Tata Steel: Union ballot to start on pensions offer

Steelworkers at Port Talbot Image copyright Getty Images
Image caption Steelworkers at Port Talbot last April when the business had been put up for sale

A ballot on a new pension offer is expected to be put to Tata Steel workers from Monday.

The three unions at the Indian company's UK plants are recommending their members, including 6,300 Tata workers in Wales, accept the deal.

They have called it the "only credible and viable way" to secure the future.

Although a less generous pension scheme, the Tata offer also includes a £1bn investment commitment at Port Talbot and no compulsory job losses.

The result of the ballot is expected by the middle of February.

Community, GMB and Unite union members are involved in the vote, after a year which has seen major jobs losses and the business being put up for sale, before Tata took it off the market as economic conditions in the industry improved.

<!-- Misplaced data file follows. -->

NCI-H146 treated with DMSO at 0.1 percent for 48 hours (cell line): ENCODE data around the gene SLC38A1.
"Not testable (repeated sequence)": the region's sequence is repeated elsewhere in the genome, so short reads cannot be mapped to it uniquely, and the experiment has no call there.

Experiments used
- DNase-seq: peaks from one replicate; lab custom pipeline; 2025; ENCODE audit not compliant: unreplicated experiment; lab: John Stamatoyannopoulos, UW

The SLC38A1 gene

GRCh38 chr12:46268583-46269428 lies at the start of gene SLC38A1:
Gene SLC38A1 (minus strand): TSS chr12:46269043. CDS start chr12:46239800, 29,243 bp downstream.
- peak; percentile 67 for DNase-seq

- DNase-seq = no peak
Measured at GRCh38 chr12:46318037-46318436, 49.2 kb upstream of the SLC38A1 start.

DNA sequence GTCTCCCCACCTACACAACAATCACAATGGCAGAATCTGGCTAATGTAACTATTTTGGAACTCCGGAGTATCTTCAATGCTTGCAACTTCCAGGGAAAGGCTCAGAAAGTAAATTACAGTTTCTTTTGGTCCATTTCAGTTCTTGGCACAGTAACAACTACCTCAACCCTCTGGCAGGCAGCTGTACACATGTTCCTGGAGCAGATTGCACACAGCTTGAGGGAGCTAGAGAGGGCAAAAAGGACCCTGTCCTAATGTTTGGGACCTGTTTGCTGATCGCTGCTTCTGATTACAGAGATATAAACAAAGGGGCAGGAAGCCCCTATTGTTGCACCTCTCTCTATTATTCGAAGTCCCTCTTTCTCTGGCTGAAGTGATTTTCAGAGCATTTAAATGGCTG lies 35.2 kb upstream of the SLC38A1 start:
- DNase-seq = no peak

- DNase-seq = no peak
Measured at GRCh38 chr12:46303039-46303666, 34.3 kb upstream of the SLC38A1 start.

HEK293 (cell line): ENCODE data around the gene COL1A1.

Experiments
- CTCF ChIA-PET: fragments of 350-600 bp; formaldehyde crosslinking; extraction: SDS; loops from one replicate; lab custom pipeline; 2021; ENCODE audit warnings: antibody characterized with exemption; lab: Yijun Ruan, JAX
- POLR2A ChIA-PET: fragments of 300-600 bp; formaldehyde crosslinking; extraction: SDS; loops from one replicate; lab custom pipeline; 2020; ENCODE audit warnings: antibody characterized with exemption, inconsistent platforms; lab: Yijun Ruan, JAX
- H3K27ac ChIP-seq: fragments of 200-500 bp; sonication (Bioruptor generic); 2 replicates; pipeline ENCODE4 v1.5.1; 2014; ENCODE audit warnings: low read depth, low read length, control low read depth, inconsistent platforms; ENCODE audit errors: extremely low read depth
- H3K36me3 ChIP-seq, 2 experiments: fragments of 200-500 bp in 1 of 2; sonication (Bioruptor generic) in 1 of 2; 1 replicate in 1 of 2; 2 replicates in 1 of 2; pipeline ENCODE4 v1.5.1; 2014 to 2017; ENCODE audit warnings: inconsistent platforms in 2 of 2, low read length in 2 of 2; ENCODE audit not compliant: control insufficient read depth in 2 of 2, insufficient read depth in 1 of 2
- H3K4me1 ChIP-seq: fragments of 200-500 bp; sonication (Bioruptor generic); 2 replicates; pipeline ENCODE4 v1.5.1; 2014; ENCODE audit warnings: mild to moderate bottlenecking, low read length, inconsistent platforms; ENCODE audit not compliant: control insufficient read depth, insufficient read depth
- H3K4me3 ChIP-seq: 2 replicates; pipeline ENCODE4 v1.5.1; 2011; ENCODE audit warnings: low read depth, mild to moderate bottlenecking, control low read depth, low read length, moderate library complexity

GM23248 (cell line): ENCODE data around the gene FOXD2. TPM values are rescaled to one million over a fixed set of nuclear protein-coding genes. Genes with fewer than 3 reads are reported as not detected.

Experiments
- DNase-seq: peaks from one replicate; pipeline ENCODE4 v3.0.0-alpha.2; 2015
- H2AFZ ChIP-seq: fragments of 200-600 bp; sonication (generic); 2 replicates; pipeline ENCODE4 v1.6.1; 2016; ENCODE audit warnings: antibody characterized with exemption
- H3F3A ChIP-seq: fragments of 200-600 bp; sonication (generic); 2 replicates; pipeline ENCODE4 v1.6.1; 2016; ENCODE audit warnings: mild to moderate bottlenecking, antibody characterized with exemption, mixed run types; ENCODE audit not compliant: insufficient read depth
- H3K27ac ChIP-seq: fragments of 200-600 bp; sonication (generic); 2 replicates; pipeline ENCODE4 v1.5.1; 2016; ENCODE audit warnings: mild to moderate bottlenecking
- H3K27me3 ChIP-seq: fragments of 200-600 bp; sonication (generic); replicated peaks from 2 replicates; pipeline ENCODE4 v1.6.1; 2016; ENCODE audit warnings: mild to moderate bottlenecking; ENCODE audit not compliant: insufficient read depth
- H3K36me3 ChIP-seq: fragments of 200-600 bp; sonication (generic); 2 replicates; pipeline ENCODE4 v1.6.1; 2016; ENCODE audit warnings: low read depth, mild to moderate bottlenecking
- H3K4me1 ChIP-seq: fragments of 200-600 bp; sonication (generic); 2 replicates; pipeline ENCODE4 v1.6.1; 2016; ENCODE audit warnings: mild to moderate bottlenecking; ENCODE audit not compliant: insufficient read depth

Image caption Most of Tata's workforce in the UK is in Wales - figures for April 2016

Under the proposed changes, the British Steel Pension Scheme would close to future accrual, replaced with a defined contribution scheme with maximum contributions of 10% from Tata and 6% from workers.

The unions originally stood back from making any official recommendations, saying it was down to individual circumstances.

But after a meeting of 100 officials from plants across the UK on Thursday, they issued a joint statement saying the offer was the "best outcome that could be achieved through negotiation".

It also emerged a one-off pension contribution of up to £10,000 could be made to Tata workers in their 50s who plan to retire early.

Analysis by Brian Meechan, BBC Wales business correspondent

It is a big and very difficult decision to make.

Those workers who are union members will choose whether they want to remain on the final salary scheme or accept the less generous one being offered by Tata.

The new pension comes with the promise of £1bn of funding for Port Talbot over the next 10 years but only if the company is hitting profits targets.

But even with the offer of a pensions top-up for older workers, it will mean significantly less money for their retirement.

Some people said given the year they have gone through with the job losses, the sale and then its cancellation, they have simply lost trust in Tata.

This ballot is about the unions consulting their members.

Its result will dictate how officials deal with the company but the outcome is not binding on Tata itself.

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